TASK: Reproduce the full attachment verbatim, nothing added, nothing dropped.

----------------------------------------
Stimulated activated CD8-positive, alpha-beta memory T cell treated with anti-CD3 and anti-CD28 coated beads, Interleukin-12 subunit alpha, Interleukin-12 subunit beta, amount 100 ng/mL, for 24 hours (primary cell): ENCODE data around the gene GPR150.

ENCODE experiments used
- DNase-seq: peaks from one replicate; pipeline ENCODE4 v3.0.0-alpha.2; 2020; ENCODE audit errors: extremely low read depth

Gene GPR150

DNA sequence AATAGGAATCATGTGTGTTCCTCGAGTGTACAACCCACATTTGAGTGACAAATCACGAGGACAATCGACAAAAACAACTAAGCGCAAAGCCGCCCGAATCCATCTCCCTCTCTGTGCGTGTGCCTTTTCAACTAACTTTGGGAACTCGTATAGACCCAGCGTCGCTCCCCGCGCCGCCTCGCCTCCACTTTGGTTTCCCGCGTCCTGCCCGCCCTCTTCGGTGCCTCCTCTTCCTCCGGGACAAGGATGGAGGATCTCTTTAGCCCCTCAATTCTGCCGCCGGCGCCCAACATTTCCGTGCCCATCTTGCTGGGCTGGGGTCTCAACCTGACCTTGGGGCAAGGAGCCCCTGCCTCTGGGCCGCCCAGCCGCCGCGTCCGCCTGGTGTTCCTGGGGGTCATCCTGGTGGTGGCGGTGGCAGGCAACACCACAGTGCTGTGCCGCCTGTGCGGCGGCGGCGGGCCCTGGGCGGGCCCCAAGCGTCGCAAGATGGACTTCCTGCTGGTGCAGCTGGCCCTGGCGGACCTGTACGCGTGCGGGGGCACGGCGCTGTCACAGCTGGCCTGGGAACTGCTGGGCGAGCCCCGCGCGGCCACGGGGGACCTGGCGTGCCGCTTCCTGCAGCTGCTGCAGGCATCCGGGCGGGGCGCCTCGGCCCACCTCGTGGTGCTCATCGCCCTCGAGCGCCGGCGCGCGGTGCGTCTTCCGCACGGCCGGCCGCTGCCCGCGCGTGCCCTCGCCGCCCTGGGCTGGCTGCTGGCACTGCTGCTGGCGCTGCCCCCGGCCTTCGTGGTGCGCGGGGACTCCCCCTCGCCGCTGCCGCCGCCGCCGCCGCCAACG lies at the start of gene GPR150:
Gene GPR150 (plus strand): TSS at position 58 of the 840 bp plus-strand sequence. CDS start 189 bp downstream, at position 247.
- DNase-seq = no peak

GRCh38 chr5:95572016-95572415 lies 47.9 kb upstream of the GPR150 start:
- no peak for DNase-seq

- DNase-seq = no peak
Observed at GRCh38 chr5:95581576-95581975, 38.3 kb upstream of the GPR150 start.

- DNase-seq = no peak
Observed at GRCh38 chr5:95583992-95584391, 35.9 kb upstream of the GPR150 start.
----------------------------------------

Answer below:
Stimulated activated CD8-positive, alpha-beta memory T cell treated with anti-CD3 and anti-CD28 coated beads, Interleukin-12 subunit alpha, Interleukin-12 subunit beta, amount 100 ng/mL, for 24 hours (primary cell): ENCODE data around the gene GPR150.

ENCODE experiments used
- DNase-seq: peaks from one replicate; pipeline ENCODE4 v3.0.0-alpha.2; 2020; ENCODE audit errors: extremely low read depth

Gene GPR150

DNA sequence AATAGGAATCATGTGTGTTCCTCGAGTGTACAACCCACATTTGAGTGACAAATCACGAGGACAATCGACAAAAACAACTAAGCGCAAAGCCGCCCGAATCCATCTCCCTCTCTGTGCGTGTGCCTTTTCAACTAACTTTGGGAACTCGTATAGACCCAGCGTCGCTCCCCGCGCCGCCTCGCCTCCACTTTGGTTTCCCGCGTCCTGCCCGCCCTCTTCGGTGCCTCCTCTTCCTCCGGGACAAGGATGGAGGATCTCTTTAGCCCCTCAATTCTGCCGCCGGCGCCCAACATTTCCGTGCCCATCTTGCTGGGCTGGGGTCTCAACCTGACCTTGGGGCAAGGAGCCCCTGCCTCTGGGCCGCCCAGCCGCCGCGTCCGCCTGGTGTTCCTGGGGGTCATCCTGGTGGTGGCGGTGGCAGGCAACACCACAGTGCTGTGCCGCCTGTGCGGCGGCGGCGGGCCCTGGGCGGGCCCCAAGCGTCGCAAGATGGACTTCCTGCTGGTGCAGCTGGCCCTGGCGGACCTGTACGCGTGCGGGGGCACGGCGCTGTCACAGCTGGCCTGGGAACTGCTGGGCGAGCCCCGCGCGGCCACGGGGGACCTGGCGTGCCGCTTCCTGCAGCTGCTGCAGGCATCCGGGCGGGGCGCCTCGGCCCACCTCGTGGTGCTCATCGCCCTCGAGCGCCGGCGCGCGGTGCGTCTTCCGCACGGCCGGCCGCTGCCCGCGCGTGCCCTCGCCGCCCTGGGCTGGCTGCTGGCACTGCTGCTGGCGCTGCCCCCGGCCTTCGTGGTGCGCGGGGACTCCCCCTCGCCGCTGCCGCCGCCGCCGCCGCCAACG lies at the start of gene GPR150:
Gene GPR150 (plus strand): TSS at position 58 of the 840 bp plus-strand sequence. CDS start 189 bp downstream, at position 247.
- DNase-seq = no peak

GRCh38 chr5:95572016-95572415 lies 47.9 kb upstream of the GPR150 start:
- no peak for DNase-seq

- DNase-seq = no peak
Observed at GRCh38 chr5:95581576-95581975, 38.3 kb upstream of the GPR150 start.

- DNase-seq = no peak
Observed at GRCh38 chr5:95583992-95584391, 35.9 kb upstream of the GPR150 start.